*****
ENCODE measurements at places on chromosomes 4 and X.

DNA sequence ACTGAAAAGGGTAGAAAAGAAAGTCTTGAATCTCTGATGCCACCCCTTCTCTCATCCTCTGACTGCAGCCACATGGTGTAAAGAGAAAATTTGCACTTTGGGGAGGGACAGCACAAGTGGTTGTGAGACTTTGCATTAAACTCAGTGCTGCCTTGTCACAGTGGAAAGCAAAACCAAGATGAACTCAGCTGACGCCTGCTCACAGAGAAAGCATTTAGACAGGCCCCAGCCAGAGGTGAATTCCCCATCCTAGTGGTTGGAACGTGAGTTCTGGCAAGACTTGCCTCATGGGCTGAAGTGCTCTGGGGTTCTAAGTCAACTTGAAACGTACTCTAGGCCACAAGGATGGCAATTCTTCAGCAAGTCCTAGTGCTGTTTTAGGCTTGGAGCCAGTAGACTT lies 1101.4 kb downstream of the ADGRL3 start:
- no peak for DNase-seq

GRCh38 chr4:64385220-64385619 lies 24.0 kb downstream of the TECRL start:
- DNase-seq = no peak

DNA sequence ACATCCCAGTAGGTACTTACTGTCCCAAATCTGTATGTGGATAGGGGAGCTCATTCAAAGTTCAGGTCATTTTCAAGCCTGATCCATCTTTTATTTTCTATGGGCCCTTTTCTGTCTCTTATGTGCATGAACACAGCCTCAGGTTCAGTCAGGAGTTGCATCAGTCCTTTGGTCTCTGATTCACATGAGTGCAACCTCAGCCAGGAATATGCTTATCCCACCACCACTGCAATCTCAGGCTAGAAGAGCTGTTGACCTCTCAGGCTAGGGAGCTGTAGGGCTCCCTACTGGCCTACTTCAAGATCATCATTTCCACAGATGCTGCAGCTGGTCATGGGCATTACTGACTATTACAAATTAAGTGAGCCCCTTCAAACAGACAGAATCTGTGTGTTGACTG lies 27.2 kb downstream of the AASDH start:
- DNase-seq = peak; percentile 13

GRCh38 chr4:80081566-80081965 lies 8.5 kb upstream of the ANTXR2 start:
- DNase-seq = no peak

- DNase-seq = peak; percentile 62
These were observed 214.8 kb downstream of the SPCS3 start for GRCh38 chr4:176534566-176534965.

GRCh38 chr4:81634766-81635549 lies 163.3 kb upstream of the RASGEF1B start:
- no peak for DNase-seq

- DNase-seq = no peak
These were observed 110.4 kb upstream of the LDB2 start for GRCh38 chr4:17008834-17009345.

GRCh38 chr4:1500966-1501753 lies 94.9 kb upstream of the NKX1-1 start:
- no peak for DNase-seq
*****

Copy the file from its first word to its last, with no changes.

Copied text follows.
ENCODE measurements at places on chromosomes 4 and X.

DNA sequence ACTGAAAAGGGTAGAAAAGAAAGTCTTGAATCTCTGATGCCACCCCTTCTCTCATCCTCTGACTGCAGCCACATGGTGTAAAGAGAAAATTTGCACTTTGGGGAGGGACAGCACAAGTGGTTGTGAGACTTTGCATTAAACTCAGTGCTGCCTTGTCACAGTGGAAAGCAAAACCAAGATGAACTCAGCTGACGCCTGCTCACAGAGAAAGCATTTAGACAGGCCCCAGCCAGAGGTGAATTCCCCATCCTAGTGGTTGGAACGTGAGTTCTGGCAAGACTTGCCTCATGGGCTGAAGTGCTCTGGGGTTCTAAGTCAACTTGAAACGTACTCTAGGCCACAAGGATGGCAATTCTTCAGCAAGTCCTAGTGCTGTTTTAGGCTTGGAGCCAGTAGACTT lies 1101.4 kb downstream of the ADGRL3 start:
- no peak for DNase-seq

GRCh38 chr4:64385220-64385619 lies 24.0 kb downstream of the TECRL start:
- DNase-seq = no peak

DNA sequence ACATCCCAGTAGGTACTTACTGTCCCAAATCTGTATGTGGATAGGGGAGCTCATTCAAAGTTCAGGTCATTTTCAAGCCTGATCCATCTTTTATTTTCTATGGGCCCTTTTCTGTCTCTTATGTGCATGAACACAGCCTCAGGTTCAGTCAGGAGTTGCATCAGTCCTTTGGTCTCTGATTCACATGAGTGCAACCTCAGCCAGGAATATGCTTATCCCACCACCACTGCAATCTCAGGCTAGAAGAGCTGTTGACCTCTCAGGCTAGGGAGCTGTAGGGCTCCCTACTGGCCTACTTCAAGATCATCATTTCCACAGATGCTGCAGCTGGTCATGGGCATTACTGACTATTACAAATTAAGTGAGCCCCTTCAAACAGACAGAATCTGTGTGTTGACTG lies 27.2 kb downstream of the AASDH start:
- DNase-seq = peak; percentile 13

GRCh38 chr4:80081566-80081965 lies 8.5 kb upstream of the ANTXR2 start:
- DNase-seq = no peak

- DNase-seq = peak; percentile 62
These were observed 214.8 kb downstream of the SPCS3 start for GRCh38 chr4:176534566-176534965.

GRCh38 chr4:81634766-81635549 lies 163.3 kb upstream of the RASGEF1B start:
- no peak for DNase-seq

- DNase-seq = no peak
These were observed 110.4 kb upstream of the LDB2 start for GRCh38 chr4:17008834-17009345.

GRCh38 chr4:1500966-1501753 lies 94.9 kb upstream of the NKX1-1 start:
- no peak for DNase-seq